Reversible Addition-fragmentation Chain Transfer Polymerization Technology

Reversible addition-fragmentation chain transfer polymerization (RAFT) is a popular controlled radical polymerization that uses a chain transfer agent to produce polymers of known molecular weight and low polydispersity. BOC Sciences provides our global customers with the most competitive polymer products and thoughtful synthesis services. Our reagents and technology are optimized to achieve timely delivery of polymer products with superior quality.

Introduction of Reversible Addition-fragmentation Chain Transfer Polymerization (RAFT)

Reversible addition-fragmentation chain transfer polymerization (RAFT) is a controlled radical polymerization. It tolerates various chemical groups and applies to a broad range of solvents and monomers. Similar to atom transfer radical polymerization (ATRP), RAFT polymerization has been employed to synthesize functional polymers with defined molecular weight and low polydispersity, as well as designed architecture and functionality precisely. One distinct advantage of the RAFT approach is that metal catalysts are unnecessary. Instead, chain-transfer agents (CTAs) such as dithioesters, dithiocarbamates, trithiocarbonates, and xanthates are required because polymers are generated via equilibrium between a growing radical and the RAFT chain-transfer agent. Therefore, the structure of the CTA is of great significance for polymers controlled growth.

Example of RAFT polymerization Fig. 1. Example of RAFT polymerization (Chem. Eur. J. 2009, 15: 1107-1114).

The reversible addition-fragmentation chain transfer polymerization (RAFT) technique was pioneered by Rizzardo et al. RAFT polymerization is tolerant to many monomer functionalities and allows for the polymerization of ionic monomers. A sacrificial initiator such as 2,2′-azo-bis(2­methylpropionitrile) (AIBN) is often used to start the reaction, while the critical step is the reversible addition of radicals to the thiocarbonyl moiety (Fig. 1). In the process of polymerization, the polymer chain grows from the 'R' fragment while the 'Z' group undergoes reversible addition. Furthermore, ω-end of the resultant polymer contains the thiocarbonylthio moiety (Z fragment) and the R group of CTA is located at the α-end. Therefore, molecular weight control within narrow distributions results from the equilibrium between the propagating polymer and dormant CTA-polymer species.

Applications of Reversible Addition-fragmentation Chain Transfer Polymerization (RAFT)

Reversible Addition-fragmentation Chain Transfer Polymerization (RAFT)

  • Block Copolymers. RAFT process allows polymers synthesis with specific macromolecular architectures, such as block, gradient, statistical, linear block, comb/brush, star, dendrimers, hyperbranched and network copolymers.
  • Surface Modification. RAFT has also been used to graft polymer chains onto polymeric surfaces, for example, polymeric microspheres, peptide-polymer conjugates, and protein-polymer conjugates.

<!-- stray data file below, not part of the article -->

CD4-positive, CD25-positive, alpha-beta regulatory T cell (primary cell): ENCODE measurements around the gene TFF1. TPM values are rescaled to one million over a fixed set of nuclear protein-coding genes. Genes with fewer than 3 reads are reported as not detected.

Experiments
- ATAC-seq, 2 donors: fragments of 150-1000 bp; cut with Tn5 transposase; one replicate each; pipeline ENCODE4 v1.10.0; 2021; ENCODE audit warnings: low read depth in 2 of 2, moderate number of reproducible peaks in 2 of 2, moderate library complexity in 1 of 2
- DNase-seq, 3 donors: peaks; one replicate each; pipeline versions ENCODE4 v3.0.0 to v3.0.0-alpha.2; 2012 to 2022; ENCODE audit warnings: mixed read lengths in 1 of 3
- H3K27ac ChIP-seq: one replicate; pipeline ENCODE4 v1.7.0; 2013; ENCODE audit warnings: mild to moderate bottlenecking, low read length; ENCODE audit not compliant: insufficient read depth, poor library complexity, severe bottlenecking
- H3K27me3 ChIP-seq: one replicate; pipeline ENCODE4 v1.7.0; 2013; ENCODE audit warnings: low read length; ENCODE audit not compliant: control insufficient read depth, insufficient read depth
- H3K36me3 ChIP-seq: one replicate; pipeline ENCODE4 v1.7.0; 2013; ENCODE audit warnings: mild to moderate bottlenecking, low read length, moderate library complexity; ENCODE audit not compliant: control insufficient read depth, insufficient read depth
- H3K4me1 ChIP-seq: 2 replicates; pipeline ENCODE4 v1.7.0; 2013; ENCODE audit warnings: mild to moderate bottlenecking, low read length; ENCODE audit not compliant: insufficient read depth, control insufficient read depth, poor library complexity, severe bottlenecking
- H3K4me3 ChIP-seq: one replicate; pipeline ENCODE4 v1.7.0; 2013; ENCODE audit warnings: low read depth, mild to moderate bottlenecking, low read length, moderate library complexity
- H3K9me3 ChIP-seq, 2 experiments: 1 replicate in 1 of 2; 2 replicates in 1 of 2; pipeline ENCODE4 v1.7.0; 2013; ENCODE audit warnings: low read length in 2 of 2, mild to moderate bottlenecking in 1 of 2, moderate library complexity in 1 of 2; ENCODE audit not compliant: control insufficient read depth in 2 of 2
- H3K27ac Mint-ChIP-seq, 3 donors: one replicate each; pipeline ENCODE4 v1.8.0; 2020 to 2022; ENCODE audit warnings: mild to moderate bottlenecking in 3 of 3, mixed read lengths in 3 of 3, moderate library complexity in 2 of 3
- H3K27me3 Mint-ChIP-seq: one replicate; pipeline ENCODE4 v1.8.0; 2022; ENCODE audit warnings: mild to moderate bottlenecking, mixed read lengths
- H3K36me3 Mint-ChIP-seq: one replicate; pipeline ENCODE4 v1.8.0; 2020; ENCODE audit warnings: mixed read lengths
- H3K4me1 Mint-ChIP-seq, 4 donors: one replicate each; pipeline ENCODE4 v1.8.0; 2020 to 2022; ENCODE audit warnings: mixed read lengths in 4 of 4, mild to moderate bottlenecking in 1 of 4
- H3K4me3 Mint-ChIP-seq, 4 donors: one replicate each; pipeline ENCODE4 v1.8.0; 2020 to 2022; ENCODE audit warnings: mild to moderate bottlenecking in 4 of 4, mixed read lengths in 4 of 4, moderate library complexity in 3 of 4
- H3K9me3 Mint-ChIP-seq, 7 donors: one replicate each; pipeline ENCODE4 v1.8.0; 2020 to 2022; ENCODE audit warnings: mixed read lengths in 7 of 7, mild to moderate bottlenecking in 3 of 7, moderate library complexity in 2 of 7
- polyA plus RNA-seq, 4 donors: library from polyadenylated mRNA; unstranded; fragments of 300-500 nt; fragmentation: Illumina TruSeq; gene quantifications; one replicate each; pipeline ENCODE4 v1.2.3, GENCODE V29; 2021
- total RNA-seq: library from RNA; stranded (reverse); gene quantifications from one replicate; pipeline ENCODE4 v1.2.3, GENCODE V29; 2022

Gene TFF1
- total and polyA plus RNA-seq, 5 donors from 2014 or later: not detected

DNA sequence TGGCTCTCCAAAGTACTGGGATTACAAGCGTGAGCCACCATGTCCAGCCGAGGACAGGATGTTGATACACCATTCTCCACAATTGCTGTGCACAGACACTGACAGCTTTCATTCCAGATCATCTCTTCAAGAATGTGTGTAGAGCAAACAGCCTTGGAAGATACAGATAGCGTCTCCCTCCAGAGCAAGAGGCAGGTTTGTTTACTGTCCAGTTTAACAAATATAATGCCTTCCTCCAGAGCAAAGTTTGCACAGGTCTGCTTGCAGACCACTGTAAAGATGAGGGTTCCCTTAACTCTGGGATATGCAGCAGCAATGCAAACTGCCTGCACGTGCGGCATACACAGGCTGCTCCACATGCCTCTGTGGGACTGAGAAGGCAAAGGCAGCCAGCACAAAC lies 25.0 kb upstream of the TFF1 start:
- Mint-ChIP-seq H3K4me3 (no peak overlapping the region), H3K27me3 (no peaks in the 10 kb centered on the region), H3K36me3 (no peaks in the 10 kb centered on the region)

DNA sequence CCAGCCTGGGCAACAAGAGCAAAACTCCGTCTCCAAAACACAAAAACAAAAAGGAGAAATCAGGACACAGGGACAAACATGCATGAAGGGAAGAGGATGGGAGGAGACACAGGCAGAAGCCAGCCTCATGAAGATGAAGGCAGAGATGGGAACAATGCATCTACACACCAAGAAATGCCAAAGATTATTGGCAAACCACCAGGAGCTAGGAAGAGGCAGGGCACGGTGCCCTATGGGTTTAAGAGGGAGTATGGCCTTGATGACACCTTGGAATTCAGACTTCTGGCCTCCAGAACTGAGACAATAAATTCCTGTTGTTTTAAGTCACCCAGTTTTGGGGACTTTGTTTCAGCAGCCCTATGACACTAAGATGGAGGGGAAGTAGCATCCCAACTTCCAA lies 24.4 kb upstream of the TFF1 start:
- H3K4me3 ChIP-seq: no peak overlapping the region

• Polymeric Biomaterials. Utilizing the advantageous characteristics of RAFT-mediated polymerization and/or the chemical composition and structure of resulting polymers may achieve various schemes that have been successfully applied to deliver therapeutic agents.
  • Polymer Nanoparticles. Surface grafting of polymers on nanoparticles via RAFT has various sensors, electronics, surface coatings, and drug delivery applications.

What Can We Do For You?

As a leading supplier of various polymers and monomers synthesis services, BOC Sciences is committed to designing polymers with complex architectures via RAFT polymerization, including linear block copolymers, comb-like, star, brush polymers, dendrimers, and cross-linked networks. We utilize a chain-transfer agent, a thiocarbonylthio compound, to control the generated molecular weight and polydispersity during a free-radical polymerization (between 1.05 and 1.4 for many monomers). Furthermore, we can also synthesize biomaterials through the RAFT process. Specific materials and applications include polymer-protein and polymer-drug conjugates, mediation of enzyme activity, molecular recognition processes, and polymeric micelles to deliver drugs to specific sites in the body.

Representative Reversible Addition-fragmentation Chain Transfer Polymerization (RAFT) Monomers (Include but are not limited to the followings):

  • Styrene
  • Acrylate
  • Acrylamide
  • Vinyl Derivatives
  • Acrylonitrile
  • Butadiene
  • Vinyl Acetate
  • N-vinylpyrrolidone
  • Thiol Derivatives
  • Protein
  • Nucleic Acid
  • Peptide

Workflow of Reversible Addition-fragmentation Chain Transfer Polymerization (RAFT)

Workflow of Atom transfer radical polymerization (ATRP)


  1. Weil, T. et al. Polymer bioconjugates: Modern design concepts toward precision hybrid materials. Progress in Polymer Science. 2020, 105: 101241.
  2. Lutz, J.F. et al.Modern trends in polymer bioconjugates design. Prog. Polym. Sci. 2008, 33:1-39.
  3. Maynard, H,D. et al. Protein–Polymer Conjugates. Polymer Science: A Comprehensive Reference. 2012, 9: 317-335.
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